The Hank Aaron State Trail functions as a sidewalk along Canal Street, and the WDNR has not been plowing a path on it from the curb ramp at Selig Drive all the way to W. Milwaukee Road.

These complaints are logged, and I am sure someone will follow-up on it. I got an email response immediately after filing the service request and my case ID number is 101000667710. I will let you all know what I hear back. At least I don’t live in upstate NY and have to worry that I will be arrested for filing the complaint!

This article was originally published by the Bicycle Federation of Wisconsin.

Categories: Bike Czar

5 thoughts on “Bike Czar: Arrest Those Who Bike in Winter, Mayor Says”

  1. blurondo says:

    It seems clear that Mayor Graham is a member of the church of The Automobile is King. Nothing that conflicts with the auto shall be tolerated.
    Sounds very much like Walker and his good friends the road builders.

  2. jeff Jordan says:

    It is taking sometime for people who grew up in the “Car is King” culture to come around to the vision of a truly integrated transit concept. thankfully, we have a number of champions in Milwaukee for the bike facet of the concept. Dave is not only knowledgeable and politically savvy, but persistent.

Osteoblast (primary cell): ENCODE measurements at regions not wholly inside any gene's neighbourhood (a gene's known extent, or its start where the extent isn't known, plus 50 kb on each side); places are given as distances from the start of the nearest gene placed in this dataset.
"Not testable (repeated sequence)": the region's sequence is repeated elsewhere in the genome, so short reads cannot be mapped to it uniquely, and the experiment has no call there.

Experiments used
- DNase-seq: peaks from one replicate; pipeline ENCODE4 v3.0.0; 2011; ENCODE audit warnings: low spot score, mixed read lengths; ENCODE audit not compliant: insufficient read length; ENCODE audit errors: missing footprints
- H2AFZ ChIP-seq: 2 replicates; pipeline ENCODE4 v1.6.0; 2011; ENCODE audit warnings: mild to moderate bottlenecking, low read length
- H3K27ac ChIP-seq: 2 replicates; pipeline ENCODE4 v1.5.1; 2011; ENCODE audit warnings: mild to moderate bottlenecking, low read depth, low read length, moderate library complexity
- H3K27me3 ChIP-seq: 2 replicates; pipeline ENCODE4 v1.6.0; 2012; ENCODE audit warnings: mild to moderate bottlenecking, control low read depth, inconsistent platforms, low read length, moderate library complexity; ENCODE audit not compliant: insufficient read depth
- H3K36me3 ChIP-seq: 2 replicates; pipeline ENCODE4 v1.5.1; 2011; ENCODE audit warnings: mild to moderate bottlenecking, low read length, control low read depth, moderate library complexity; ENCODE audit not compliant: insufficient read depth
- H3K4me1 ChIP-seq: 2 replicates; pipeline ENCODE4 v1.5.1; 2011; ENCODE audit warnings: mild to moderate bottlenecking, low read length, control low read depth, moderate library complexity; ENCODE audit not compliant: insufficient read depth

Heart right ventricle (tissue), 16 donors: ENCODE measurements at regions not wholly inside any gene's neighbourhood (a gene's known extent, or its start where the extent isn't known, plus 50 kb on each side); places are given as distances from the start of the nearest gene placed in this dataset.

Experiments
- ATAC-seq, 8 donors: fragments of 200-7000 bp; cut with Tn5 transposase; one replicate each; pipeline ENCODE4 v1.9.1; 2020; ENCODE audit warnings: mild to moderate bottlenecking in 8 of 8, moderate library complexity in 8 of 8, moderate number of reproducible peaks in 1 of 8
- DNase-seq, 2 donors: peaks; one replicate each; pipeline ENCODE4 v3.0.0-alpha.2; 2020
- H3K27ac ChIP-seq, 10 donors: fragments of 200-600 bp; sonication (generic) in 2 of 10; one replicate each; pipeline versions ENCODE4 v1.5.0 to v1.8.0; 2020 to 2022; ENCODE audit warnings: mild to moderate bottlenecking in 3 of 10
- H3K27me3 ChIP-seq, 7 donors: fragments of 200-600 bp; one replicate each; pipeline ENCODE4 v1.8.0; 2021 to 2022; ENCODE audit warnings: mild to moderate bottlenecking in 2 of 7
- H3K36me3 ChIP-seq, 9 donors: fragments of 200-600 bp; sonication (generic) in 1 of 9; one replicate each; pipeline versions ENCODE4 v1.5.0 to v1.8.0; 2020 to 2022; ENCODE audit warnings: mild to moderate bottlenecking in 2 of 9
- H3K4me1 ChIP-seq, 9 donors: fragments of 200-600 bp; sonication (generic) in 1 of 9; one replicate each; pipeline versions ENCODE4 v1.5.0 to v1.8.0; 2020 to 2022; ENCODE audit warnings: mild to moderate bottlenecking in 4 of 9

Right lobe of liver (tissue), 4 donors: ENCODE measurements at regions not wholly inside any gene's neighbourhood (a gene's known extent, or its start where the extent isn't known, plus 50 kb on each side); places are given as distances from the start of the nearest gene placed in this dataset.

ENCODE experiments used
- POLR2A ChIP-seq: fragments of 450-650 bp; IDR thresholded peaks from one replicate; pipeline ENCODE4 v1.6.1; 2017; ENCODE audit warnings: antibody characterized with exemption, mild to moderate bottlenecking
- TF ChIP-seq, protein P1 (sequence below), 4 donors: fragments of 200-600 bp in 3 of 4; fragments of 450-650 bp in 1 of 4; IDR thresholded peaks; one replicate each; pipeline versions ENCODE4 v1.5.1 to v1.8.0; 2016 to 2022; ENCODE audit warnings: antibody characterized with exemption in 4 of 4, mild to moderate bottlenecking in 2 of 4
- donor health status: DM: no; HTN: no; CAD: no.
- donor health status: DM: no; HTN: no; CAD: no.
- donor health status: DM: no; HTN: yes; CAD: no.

Once people realize that it’s important to have safe pediessteran and bile ways integartted into the automobile predominate roads, we will be on our way. Keep preaching Dave. More than the converted are beginning to listen.

  3. Bruce Thompson says:

    I really like the idea of a city crew clearing the trail and sending the bill to the state. Gotta get after those dead beat property owners!

    Though in fairness I have to note that the city does not always obey its ordinance. A couple of days after one of the snowstorms last month I walked over to Downer and found the only uncleared stretch was next to the city-owned parking lot.